Global Organizations working against money laundering
Formed in 1989 by the G7 countries, the FATF is an intergovernmental body whose purpose is to develop and promote an international response to combat money laundering. The FATF Secretariat is housed at the headquarters of the OECD in Paris. In October 2001, FATF expanded its mission to include combating the financing of terrorism. FATF is a policy-making body that brings together legal, financial, and law enforcement experts to achieve national legislation and regulatory AML and CFT reforms. As of 2014 its membership consists of 36 countries and territories and two regional organizations. FATF works in collaboration with a number of international bodies and organizations[who?]. These entities have observer status with FATF, which does not entitle them to vote, but permits them full participation in plenary sessions and working groups.
FATF has developed 40 recommendations on money laundering and 9 special recommendations regarding terrorist financing. FATF assesses each member country against these recommendations in published reports. Countries seen as not being sufficiently compliant with such recommendations are subjected to financial sanctions.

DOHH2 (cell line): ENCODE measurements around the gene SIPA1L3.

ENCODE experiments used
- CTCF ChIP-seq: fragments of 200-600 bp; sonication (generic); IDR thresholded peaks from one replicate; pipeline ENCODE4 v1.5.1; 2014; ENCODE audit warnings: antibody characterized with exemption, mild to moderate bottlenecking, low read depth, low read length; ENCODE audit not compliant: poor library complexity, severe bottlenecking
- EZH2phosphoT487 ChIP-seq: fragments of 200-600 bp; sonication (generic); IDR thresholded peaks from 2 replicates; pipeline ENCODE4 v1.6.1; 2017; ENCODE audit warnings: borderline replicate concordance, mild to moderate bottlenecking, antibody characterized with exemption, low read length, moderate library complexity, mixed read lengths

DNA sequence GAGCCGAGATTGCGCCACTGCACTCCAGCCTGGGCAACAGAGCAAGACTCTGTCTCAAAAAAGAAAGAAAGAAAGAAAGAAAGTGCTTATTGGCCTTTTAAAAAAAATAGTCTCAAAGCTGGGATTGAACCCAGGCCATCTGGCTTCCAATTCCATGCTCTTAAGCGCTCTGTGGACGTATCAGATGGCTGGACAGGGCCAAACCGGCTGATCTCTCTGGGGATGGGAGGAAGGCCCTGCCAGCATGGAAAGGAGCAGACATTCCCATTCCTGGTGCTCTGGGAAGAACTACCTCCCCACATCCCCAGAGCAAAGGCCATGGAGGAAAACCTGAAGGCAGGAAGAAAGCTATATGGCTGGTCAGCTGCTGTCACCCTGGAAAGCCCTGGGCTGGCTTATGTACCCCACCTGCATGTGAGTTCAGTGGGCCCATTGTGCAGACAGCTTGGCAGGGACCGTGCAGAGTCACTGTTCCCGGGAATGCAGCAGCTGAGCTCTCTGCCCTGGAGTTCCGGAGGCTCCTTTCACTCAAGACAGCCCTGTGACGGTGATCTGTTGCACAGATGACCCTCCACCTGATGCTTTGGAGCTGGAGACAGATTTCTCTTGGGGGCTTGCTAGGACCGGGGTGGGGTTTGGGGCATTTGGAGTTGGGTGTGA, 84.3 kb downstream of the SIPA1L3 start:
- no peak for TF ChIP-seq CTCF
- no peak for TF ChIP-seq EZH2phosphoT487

FATF's three primary functions with regard to money laundering are:
- Monitoring members’ progress in implementing anti-money laundering measures.
- Reviewing and reporting on laundering trends, techniques, and countermeasures.
- Promoting the adoption and implementation of FATF anti-money laundering standards globally.
The FATF currently comprises 34 member jurisdictions and 2 regional organisations, representing most major financial centres in all parts of the globe:
- European Commission
- Gulf Cooperation Council
- Hong Kong
- New Zealand
- South Africa
- South Korea
- United Kingdom
- United States
The United Nations Office on Drugs and Crime maintains the International Money Laundering Information Network, a website that provides information and software for anti-money laundering data collection and analysis. The World Bank has a website that provides policy advice and best practices to governments and the private sector on anti-money laundering issues.
Laws and enforcement by region